The stocks I owned were incredibly cheap. I should have held on to them for dear life or at least until the market valued them fairly. In subsequent months and years, my inexperience would cost me. Like most people, I was scared of volatility and of losing money. Consequently, I got whipsawed out of most of my stocks, buying back in later or buying different stocks. (One of these examples is Las Vegas Sands). Or, I lost patience with a stock after a few months if it wasn’t going up when my other stocks were and sold it. This happened with MacQaurie Infrastructure.

In later years, I would come to regret these decisions immensely. If I kept all of the stocks I bought in April, 2009, my portfolio would’ve gone up by approximately 1,200% over the next five years. If I bought them in March, 2009, my portfolio would’ve gone up by approximately 2,400% over the next five years. That’s right. 2,400% for the portfolio, not for any one stock. But I screwed up. I did not keep the same stocks that I bought in April, 2009. Some of my stocks were dogs and eventually went to zero. Nevertheless, because I kept close to 100% of my portfolio invested in stocks, my portfolio doubled in 2009.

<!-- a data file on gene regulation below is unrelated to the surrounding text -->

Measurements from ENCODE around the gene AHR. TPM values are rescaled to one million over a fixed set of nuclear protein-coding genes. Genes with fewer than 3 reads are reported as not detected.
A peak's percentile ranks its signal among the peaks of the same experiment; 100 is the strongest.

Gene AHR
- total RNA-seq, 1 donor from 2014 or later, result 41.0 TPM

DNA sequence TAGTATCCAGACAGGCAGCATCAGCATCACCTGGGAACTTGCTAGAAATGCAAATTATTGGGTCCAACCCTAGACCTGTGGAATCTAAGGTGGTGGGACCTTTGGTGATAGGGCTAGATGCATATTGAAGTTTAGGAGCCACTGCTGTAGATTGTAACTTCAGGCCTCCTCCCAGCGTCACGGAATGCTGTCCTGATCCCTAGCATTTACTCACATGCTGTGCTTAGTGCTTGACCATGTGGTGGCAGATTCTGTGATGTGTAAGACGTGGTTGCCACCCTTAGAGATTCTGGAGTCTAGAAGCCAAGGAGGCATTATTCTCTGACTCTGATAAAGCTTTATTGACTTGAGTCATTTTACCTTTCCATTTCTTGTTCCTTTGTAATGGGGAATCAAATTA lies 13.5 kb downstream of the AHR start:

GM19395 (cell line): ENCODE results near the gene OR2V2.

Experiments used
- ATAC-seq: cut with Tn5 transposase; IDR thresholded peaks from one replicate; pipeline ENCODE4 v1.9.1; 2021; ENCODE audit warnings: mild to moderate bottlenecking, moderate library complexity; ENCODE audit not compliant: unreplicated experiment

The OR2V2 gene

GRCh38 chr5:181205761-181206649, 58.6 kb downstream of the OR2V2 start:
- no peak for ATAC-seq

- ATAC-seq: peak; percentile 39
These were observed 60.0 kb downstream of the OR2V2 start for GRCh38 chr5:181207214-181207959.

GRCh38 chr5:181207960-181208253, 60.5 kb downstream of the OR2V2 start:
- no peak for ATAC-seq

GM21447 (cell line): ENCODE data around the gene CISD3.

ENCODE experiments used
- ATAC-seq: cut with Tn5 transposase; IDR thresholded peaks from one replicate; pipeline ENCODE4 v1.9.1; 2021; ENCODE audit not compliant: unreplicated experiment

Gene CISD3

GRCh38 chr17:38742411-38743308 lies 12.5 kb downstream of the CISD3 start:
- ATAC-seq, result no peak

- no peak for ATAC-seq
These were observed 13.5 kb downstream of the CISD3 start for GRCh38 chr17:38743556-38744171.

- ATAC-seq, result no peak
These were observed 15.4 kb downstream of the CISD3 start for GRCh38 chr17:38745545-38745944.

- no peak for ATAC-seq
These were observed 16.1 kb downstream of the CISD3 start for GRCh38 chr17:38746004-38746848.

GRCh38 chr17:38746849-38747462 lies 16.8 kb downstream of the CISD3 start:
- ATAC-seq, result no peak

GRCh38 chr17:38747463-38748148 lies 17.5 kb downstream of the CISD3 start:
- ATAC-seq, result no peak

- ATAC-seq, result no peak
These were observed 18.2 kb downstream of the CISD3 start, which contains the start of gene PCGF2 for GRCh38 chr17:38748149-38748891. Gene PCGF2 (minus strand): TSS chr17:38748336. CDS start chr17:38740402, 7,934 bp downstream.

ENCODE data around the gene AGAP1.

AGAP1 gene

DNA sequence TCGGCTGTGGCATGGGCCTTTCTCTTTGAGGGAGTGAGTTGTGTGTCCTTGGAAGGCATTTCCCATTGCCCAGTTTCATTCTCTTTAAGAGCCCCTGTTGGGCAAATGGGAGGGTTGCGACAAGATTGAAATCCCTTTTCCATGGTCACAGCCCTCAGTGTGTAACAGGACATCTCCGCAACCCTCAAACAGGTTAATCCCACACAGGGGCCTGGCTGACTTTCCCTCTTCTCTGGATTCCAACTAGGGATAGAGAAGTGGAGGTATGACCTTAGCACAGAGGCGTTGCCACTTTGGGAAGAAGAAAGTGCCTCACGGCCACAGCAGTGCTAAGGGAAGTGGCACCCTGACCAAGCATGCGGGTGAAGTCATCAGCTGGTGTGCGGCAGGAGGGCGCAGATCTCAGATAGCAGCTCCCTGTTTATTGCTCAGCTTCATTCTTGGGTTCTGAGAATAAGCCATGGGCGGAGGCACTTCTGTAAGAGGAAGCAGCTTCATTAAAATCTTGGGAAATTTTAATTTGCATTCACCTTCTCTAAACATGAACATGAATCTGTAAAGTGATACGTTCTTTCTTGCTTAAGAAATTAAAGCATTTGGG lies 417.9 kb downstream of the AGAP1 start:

A relative had an interesting comment for me in 2009.  She said that I was “so aggressive”.  She implied that I was a big risk taker.  On the surface and to most novice investors, this would seem true.  In reality, I was not.  Buying stocks when they are cheap is taking far less risk than buying them when they are expensive.  Most people tend to think that buying a bank stock at $80 in 2007 was safe but they thought it was risky to buy it at $40 in 2008.  Most retail, uninformed investors tend to have risk management reversed and consequently are the big risk takers.

2011 was very volatile, due to the debt crises in Europe and U.S. This caused a lot of distraction while I was trying to focus back on my regular, technology work, so I got out of stocks and missed the upswing in the latter part of 2011 and 2012.

2013 was good only because the broad market was good.

Because of my experience, I’ve worked as an Investment Advisor which opened my eyes to the investment industry. I learn new things about investing every year and I will share them with you in this blog.

I’ve learned that Investing Can Be More Important Than Your Salary, Why Most Funds UnderperformTruth About Investment Advisors, Top 4 Reasons to Buy Stocks, why people should Allocate 100% of Portfolio to Stocks and Secret to Warren Buffett’s success.

Get the Truth on Investing!